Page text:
Llama Backpacking

Many Oregonians dream of throwing their belongings in a backpack, getting off the grid and hitting the trail. But what if you love the wilderness but don’t want to carry a heavy pack to experience it? For Monica Drost, the answer was simple: Llamas. 

“We couldn’t carry the heavy packs that we needed to carry anymore,” says Drost about her and her hiking friends. So we researched about llamas carrying all our gear.


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Drost found Sherry Halligan, a llama outfitter in Central Oregon. Halligan’s llamas carry up to 65 pounds so that the hikers she leads into the Mount Jefferson Wilderness don’t have to. That means they can haul not just the necessities, but the extra items that can make a trip extra special.

You can bring that extra bottle of wine,” says Halligan, who also routinely loads her llamas up with lawn chairs. “You can bring in a little luxury if you desire.”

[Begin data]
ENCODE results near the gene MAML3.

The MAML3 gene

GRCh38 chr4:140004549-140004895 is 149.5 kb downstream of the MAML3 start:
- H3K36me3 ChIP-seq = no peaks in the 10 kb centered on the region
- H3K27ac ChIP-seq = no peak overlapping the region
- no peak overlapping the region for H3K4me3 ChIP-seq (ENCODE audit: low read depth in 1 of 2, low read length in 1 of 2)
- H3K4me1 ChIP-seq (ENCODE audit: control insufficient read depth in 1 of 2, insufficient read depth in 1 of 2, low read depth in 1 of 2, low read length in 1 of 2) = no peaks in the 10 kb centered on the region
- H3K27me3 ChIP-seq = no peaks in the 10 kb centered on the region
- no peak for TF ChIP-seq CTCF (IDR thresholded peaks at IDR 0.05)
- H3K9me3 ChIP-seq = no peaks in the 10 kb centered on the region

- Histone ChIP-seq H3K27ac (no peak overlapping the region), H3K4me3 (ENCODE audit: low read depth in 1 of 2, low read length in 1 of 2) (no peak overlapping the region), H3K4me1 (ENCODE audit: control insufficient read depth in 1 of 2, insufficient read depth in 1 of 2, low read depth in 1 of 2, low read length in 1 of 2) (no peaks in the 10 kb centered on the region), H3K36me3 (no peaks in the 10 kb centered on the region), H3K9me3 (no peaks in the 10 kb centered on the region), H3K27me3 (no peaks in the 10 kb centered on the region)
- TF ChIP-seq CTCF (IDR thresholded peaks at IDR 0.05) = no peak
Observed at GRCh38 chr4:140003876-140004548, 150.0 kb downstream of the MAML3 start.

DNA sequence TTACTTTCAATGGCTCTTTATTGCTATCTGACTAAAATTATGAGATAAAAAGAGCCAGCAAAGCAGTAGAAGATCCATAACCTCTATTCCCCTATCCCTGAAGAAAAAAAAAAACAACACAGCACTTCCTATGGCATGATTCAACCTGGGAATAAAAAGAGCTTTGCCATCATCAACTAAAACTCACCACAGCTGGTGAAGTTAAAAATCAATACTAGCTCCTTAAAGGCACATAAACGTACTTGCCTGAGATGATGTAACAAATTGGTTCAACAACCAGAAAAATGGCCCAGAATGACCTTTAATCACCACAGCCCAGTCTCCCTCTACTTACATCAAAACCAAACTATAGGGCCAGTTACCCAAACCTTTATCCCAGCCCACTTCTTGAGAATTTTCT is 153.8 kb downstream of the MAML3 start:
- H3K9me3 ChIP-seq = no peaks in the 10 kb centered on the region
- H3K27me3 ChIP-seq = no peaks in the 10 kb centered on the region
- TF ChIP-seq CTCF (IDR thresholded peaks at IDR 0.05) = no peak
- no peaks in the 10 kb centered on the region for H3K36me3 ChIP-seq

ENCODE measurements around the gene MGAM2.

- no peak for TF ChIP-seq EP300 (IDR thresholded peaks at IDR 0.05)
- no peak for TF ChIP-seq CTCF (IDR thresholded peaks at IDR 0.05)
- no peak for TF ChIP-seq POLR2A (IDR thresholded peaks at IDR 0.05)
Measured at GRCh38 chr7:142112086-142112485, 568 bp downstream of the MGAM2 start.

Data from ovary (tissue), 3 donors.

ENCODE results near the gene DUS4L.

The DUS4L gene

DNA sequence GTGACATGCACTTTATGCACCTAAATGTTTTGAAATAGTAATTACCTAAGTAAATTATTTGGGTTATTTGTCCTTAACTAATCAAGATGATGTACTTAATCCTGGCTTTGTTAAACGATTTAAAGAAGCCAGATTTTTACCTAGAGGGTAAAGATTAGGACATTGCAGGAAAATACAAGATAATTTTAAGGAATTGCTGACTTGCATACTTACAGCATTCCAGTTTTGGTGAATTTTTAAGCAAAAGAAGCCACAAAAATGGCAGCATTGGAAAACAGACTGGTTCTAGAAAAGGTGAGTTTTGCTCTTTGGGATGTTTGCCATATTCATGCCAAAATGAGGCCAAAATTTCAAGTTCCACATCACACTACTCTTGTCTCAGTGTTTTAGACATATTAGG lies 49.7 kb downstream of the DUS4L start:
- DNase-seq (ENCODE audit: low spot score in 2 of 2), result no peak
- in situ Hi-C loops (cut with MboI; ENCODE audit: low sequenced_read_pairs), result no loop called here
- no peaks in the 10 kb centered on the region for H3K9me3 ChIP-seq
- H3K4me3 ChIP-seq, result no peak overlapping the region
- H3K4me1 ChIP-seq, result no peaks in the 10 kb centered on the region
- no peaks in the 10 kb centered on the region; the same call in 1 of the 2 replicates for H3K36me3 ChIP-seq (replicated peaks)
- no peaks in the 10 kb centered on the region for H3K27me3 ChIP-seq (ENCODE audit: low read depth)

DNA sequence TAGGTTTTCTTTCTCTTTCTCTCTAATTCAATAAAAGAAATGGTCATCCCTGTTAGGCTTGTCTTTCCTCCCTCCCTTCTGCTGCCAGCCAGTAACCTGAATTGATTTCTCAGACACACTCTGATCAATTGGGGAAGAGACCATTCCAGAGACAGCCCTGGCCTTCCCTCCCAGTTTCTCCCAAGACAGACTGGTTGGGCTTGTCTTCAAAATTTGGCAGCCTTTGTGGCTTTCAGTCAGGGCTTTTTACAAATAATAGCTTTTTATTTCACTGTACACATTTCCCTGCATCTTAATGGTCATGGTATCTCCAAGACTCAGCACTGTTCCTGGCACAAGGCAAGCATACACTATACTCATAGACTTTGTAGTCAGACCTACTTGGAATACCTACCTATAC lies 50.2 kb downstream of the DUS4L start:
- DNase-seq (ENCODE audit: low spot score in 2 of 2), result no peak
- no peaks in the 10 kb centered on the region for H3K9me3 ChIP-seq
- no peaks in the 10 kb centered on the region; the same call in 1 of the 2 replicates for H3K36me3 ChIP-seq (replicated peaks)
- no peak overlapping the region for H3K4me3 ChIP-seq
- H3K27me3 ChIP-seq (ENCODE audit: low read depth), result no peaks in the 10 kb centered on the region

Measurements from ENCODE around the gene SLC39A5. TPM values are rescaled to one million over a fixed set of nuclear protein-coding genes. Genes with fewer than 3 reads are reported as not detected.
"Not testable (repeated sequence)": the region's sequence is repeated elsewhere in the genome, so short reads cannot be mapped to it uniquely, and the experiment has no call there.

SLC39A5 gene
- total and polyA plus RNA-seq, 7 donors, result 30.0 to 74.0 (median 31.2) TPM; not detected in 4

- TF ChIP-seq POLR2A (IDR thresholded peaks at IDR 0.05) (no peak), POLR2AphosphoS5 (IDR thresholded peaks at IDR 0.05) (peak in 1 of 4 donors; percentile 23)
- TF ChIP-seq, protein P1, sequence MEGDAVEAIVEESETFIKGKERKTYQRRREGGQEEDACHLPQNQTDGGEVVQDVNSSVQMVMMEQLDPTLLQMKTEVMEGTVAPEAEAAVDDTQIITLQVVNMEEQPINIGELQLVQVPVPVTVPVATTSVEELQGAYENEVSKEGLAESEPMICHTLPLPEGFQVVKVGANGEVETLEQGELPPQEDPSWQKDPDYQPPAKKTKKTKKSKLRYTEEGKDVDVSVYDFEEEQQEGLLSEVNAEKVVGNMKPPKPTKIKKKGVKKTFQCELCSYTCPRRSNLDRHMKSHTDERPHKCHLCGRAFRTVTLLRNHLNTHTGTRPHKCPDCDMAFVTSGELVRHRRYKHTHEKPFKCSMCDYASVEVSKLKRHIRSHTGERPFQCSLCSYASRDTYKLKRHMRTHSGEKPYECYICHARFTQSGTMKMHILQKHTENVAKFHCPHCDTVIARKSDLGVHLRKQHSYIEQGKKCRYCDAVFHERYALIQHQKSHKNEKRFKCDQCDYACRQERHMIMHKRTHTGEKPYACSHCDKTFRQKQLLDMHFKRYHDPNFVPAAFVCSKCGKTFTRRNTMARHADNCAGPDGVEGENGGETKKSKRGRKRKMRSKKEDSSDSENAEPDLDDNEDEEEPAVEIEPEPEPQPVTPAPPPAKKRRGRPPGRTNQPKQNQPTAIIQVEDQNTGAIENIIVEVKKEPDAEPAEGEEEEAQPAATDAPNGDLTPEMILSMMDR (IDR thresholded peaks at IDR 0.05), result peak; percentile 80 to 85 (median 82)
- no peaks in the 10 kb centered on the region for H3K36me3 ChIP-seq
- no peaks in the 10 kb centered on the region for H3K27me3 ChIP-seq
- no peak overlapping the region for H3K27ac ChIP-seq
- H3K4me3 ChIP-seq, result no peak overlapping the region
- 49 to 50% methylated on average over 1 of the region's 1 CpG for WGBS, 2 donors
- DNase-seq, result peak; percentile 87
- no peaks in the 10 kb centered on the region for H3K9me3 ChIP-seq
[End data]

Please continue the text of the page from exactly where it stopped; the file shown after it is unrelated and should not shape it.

Llamas are not only pack animals, they also have a uniquely padded foot with two toes to help them grip slippery or icy terrain. They vary the locations where they graze, known as “browsing,” like deer do, so they don’t leave a toll on the environment. And lucky for Halligan, Drost and others who want to enjoy the view, they also happen to be very quiet. 

“This is the life,” says Halligan of her trips into the wilderness. “This is what it’s all about, and this is why I have llamas.”  

Want to backpack with llamas? Check out the Central Oregon Llama Association.